Monday, September 19, 2005

A Bold Question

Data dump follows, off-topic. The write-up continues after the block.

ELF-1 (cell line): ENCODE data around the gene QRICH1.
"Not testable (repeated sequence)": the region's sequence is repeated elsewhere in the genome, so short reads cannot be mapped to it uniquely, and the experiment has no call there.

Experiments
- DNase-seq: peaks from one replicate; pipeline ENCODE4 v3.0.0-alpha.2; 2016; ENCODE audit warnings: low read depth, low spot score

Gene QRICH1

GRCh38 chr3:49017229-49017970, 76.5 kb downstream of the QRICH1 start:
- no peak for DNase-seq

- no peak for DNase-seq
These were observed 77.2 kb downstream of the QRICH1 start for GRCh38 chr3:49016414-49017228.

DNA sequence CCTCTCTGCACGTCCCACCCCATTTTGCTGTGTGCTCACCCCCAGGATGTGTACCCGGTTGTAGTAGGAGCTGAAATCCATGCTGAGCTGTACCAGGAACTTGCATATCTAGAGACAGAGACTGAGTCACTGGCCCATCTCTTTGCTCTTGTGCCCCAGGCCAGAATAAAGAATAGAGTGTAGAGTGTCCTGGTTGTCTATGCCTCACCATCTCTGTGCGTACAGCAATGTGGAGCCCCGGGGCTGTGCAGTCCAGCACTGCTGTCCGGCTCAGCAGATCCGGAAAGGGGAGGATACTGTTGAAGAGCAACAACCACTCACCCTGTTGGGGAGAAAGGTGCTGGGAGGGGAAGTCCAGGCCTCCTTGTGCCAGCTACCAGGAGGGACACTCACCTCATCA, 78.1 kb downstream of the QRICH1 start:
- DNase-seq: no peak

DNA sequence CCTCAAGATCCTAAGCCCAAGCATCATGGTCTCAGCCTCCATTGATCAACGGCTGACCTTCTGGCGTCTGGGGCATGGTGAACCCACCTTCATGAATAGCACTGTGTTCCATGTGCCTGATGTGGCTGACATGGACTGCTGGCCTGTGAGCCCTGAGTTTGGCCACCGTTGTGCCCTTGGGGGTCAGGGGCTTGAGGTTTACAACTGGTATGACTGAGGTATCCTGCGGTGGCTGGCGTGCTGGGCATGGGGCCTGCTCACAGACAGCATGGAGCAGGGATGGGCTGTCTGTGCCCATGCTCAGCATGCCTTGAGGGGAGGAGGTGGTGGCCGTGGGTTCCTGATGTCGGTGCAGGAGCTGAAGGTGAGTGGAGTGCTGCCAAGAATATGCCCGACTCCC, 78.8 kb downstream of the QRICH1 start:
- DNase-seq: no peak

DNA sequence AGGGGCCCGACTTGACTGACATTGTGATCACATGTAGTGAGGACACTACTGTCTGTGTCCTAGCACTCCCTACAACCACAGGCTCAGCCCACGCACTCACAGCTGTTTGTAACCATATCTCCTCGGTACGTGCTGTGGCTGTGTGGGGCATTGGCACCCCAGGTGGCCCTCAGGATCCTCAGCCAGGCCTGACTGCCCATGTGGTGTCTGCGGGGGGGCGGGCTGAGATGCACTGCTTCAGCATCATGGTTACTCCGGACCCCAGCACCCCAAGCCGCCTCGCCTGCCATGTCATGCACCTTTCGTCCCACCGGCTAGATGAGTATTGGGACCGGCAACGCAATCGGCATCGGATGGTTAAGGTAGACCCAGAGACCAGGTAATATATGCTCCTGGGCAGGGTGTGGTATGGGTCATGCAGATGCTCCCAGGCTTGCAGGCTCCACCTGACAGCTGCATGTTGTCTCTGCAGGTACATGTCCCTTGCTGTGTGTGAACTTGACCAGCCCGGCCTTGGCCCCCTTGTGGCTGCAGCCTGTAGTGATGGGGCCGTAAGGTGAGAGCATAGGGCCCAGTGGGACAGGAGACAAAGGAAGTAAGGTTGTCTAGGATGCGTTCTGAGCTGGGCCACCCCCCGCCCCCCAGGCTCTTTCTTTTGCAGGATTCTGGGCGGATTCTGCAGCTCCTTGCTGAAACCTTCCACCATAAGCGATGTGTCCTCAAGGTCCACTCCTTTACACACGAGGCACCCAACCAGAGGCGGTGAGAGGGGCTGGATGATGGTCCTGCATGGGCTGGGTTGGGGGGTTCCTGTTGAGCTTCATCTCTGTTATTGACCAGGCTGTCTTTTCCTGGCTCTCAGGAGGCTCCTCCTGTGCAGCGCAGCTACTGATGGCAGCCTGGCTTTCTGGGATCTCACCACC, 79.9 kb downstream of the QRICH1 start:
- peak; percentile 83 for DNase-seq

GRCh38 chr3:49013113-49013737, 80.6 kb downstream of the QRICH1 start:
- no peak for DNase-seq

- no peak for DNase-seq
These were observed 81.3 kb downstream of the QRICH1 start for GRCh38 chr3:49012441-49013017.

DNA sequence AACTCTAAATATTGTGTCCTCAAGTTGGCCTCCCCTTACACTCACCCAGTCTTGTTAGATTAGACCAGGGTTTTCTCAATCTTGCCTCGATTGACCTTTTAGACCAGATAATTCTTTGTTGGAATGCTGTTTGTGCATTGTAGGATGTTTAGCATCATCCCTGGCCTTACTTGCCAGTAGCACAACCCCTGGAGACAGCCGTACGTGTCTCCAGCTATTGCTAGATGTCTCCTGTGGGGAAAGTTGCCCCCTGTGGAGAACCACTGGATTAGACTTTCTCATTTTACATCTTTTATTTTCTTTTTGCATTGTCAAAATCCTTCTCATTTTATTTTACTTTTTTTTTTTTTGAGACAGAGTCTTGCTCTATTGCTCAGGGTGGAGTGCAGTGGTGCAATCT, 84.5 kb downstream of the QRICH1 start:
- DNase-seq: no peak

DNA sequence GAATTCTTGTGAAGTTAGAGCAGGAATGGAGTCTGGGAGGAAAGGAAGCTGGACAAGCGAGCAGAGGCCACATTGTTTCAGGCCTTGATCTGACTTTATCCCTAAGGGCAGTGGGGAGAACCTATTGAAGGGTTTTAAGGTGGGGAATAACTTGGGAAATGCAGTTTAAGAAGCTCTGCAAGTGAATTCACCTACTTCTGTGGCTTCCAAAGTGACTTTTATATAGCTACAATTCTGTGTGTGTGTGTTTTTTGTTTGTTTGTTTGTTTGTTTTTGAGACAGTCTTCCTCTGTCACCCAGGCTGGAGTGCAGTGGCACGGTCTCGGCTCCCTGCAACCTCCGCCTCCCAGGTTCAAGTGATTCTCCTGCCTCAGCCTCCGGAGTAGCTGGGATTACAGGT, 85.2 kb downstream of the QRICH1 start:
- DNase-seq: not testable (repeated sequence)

After three days of hard labor at the homestead repairing a summer's worth of torn up sod, bulldozed garden beds and left-over mountains of clay, plywood, sawdust and assorted construction cast-offs - I planned a quiet Monday morning with my coffee, newspaper and the transcript from last Friday's White House press briefing. Bonus! Turns out it was a full line-up of Presidential goons and sycophants at the podium. Go ahead, read it for yourself, but here's my favorite excerpt from Claude Allen, Assistant to the President for Domestic Policy, in response to this question: "The President said last night that one of the problems that has to be addressed is poverty that is steeped in racial discrimination. Where's the bold action that he said is going to be required to address that?" MR. ALLEN: Well, the bold action comes in both the proposals that the President has laid before us, in terms of education opportunity, in terms of home ownership. . . .we need only look at New Orleans and see that many of those who were impacted came out of public housing units where you don't have jobs, where you don't have business investing, where they don't have a choice in where their kids go to school. Additionally, the President's proposal calling for organizations, . . . such as the Boy Scouts and Girl Scouts, to reach into the region to sister and brother organizations to do that, . . . through a person-to-person contact, . . . to build those relationships that also go into helping to break down some of those barriers. . . . the biggest initiative I would say is, is what the President has spoken about for his tenure as President, and that is the ownership society, whether it be ownership in terms of housing, ownership in terms of your choice and where you want to educate your children, ownership in terms of opportunity for jobs. So, bold action to reverse the effects of generations of poverty and racial discrimination will fall on the shoulders of Boy Scouts and Girl Scouts and the magical granting of "ownership" over everything under the sun. Umm, excuse me, Mr. Allen, I have a follow-up question. The federal government is operating at a deficit due to heavy military spending, a recession and tax cuts for our wealthiest citizens. In addition, the rate of government borrowing is skyrocketing. The current administration has gutted our national economy and left it as vulnerable as a New Orleans levee. Is this the example of an "ownership society" that we should look to as a model for reversing poverty? Frankly, I'm more inclined to put my trust in the Boy Scouts and Girl Scouts. With a motto like, "Be Prepared," they seem downright brilliant in comparison.


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